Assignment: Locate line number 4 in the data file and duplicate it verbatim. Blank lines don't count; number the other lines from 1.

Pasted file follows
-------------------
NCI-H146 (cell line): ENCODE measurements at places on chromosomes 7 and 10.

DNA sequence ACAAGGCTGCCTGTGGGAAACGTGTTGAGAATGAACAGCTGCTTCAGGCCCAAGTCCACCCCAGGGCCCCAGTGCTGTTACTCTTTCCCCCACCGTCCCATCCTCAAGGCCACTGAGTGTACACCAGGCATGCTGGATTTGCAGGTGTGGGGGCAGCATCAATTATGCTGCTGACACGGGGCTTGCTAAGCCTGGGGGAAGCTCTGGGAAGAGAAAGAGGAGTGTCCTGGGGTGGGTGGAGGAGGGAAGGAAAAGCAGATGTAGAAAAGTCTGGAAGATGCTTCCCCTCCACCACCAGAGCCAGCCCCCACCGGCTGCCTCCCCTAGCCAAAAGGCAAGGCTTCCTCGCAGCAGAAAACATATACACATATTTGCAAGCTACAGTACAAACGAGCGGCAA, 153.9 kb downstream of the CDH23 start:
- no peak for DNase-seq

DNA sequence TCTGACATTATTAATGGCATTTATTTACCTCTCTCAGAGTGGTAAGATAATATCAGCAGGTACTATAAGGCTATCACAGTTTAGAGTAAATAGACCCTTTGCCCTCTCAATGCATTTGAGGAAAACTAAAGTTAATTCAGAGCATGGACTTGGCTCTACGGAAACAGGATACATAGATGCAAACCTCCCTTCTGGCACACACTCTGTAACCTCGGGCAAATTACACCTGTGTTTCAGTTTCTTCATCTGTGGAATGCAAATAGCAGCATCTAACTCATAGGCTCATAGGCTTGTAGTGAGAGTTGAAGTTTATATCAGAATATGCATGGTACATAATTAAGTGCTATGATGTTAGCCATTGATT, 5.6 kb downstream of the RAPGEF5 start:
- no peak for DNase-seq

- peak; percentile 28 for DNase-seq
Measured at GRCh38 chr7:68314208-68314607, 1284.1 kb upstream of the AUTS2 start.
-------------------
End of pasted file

DNA sequence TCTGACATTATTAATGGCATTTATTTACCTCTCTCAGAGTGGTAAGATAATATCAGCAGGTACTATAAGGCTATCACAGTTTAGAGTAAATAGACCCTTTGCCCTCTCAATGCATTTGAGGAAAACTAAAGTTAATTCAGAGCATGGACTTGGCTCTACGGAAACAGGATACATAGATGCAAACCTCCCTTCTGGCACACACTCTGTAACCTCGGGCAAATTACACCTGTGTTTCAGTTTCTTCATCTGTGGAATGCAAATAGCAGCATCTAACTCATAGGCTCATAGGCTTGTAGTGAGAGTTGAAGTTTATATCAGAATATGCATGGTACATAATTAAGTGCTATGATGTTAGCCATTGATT, 5.6 kb downstream of the RAPGEF5 start: